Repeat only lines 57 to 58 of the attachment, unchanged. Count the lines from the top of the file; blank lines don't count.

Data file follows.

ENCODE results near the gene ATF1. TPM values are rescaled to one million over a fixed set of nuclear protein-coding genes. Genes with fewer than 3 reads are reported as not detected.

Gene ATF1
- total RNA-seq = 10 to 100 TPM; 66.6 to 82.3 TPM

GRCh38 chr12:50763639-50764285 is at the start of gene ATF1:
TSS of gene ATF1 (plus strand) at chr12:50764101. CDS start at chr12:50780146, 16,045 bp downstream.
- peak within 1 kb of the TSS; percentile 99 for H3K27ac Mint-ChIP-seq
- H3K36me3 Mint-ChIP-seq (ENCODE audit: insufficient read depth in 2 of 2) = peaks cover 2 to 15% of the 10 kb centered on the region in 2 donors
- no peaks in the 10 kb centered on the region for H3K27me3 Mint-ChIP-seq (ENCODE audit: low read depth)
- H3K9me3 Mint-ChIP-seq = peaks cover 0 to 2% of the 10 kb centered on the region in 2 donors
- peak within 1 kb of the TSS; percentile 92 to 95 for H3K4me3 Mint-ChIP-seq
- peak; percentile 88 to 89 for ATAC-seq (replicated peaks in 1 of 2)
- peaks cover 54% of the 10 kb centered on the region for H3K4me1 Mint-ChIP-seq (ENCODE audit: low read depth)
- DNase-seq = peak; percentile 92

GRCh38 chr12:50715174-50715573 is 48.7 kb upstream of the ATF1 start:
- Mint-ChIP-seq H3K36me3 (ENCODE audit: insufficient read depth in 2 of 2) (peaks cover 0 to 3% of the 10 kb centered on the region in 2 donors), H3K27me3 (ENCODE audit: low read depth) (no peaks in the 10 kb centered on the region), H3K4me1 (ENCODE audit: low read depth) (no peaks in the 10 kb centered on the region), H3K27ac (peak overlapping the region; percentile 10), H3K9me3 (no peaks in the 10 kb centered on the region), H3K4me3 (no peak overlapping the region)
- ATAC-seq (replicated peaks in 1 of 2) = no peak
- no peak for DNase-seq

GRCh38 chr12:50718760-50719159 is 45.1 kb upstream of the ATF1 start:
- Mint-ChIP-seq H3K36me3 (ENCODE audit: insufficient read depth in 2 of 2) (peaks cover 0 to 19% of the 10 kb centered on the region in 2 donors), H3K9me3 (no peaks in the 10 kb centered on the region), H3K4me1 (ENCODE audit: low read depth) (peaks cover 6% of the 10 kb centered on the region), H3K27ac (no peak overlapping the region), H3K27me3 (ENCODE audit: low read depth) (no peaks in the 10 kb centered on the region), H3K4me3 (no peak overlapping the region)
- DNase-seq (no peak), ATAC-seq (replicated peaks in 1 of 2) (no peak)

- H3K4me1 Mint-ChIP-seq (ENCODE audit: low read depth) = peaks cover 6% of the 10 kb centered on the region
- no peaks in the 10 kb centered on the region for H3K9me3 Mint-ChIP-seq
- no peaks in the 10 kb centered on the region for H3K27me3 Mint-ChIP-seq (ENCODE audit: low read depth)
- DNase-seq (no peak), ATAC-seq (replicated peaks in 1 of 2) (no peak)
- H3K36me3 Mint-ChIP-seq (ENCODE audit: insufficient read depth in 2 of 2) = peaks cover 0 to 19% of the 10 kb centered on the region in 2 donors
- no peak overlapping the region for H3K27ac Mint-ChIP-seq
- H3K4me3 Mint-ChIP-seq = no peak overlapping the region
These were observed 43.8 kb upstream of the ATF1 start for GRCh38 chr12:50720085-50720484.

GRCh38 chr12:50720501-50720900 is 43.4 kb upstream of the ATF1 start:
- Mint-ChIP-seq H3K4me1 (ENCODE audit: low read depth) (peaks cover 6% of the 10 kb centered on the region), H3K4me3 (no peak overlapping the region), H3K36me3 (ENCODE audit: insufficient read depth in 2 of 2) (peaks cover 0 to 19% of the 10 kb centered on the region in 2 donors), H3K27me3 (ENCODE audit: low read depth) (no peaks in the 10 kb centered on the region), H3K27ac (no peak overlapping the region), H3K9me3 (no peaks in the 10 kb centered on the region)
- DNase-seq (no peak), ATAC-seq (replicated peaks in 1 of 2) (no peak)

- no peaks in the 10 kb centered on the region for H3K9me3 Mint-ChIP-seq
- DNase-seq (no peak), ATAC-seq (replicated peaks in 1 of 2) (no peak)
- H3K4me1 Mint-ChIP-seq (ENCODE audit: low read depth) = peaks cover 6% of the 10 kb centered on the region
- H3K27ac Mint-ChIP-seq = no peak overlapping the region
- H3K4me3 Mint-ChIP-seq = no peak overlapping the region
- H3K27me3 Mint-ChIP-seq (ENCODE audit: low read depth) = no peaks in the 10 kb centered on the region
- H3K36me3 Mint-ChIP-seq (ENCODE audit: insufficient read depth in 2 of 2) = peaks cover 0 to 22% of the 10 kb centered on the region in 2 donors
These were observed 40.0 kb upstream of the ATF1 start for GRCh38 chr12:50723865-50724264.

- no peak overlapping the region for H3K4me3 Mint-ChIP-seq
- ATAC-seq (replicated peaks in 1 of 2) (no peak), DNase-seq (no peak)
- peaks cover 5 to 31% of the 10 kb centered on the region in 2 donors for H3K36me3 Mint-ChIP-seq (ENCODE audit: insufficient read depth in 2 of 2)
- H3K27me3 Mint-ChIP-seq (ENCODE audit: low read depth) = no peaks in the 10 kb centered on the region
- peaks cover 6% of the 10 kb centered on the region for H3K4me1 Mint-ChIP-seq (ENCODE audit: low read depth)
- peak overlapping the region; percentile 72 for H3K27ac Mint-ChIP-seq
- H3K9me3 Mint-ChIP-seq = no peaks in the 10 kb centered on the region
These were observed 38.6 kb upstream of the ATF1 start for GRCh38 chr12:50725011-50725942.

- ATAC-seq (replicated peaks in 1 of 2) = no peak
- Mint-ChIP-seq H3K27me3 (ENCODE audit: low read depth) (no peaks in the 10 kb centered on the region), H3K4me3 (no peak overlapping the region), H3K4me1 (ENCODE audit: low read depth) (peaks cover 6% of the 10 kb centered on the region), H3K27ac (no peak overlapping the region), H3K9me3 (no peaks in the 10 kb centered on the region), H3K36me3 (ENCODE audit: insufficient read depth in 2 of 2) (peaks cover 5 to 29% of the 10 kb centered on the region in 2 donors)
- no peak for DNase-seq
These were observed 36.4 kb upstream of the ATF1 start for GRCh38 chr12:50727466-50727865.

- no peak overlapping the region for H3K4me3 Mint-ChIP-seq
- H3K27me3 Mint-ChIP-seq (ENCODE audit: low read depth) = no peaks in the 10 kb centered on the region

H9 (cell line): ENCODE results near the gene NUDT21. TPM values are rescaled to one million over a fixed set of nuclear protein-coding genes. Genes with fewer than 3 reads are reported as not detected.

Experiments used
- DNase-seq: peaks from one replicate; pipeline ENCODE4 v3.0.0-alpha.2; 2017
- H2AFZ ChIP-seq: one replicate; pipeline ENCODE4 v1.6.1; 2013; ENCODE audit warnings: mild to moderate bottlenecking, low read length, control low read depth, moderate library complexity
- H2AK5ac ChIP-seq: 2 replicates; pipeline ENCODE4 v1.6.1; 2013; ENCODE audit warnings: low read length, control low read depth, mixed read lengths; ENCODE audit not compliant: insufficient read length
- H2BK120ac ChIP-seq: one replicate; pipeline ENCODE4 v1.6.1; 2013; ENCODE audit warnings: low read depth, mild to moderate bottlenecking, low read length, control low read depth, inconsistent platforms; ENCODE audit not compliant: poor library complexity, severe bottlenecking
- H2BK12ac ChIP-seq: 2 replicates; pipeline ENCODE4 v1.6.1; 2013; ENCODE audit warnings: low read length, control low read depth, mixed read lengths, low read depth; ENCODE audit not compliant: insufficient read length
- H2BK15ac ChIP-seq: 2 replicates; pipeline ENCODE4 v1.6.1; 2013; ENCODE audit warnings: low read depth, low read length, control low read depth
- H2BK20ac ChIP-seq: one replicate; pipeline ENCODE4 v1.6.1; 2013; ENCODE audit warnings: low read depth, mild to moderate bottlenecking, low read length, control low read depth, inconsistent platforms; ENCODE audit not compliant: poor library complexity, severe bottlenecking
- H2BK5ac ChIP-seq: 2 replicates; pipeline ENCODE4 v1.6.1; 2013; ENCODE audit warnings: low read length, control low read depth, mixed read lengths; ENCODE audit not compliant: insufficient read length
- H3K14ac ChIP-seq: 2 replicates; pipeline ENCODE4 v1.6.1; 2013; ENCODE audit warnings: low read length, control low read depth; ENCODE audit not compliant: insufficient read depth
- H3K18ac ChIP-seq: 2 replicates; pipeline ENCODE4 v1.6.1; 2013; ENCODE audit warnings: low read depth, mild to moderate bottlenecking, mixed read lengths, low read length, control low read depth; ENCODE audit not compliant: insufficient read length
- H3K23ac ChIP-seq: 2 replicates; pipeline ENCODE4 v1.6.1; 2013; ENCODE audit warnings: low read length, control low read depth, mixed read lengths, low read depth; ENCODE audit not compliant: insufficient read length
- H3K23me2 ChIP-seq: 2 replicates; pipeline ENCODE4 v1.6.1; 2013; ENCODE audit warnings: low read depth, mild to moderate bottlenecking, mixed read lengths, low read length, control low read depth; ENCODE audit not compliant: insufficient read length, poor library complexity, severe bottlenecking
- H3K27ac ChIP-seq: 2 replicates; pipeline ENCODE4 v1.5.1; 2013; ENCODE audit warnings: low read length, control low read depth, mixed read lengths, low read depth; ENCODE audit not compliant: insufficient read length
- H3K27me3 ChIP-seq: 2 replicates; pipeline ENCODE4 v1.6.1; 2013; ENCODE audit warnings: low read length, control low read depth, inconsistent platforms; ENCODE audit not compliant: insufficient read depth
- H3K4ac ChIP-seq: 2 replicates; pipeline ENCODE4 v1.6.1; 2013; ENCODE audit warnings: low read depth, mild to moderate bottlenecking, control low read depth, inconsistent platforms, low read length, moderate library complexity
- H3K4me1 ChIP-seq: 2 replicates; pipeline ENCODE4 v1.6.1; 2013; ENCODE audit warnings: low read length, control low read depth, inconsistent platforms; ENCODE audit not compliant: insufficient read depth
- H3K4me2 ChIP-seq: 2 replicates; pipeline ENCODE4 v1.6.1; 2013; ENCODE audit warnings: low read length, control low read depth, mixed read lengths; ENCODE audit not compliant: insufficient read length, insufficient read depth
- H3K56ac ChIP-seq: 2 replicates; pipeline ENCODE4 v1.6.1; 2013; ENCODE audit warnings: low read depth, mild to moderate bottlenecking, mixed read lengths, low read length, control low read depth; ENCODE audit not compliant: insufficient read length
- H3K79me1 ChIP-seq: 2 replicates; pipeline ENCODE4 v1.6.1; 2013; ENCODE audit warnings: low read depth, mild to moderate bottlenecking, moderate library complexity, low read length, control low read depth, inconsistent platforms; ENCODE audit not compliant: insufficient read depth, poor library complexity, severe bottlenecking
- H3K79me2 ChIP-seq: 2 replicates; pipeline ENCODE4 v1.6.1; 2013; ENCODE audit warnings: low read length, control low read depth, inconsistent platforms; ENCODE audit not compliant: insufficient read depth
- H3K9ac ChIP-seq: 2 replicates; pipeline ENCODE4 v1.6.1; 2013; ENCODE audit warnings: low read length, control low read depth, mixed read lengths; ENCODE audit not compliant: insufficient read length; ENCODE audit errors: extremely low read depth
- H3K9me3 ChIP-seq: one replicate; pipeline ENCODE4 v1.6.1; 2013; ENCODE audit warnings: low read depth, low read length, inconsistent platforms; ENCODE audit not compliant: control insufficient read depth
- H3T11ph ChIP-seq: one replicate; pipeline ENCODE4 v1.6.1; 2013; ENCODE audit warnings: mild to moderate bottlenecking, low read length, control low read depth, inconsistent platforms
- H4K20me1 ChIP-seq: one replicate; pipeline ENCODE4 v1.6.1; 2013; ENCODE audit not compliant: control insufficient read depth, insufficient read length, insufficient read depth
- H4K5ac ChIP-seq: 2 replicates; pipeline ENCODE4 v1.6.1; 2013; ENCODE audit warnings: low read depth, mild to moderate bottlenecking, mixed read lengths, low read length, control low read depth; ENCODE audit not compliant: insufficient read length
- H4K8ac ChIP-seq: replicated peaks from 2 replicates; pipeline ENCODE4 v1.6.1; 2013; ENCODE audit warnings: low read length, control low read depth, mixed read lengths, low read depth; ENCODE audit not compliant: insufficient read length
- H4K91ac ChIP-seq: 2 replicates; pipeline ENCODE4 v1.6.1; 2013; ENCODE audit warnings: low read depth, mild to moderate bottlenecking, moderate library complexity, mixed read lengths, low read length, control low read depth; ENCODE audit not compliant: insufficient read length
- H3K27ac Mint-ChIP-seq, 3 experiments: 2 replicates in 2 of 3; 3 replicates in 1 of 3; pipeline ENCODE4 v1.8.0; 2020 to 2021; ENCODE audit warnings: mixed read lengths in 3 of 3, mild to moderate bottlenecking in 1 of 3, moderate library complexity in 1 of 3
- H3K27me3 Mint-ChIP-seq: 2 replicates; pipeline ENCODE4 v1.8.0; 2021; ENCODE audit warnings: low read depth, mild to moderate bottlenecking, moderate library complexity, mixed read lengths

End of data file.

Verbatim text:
- H2AFZ ChIP-seq: one replicate; pipeline ENCODE4 v1.6.1; 2013; ENCODE audit warnings: mild to moderate bottlenecking, low read length, control low read depth, moderate library complexity
- H2AK5ac ChIP-seq: 2 replicates; pipeline ENCODE4 v1.6.1; 2013; ENCODE audit warnings: low read length, control low read depth, mixed read lengths; ENCODE audit not compliant: insufficient read length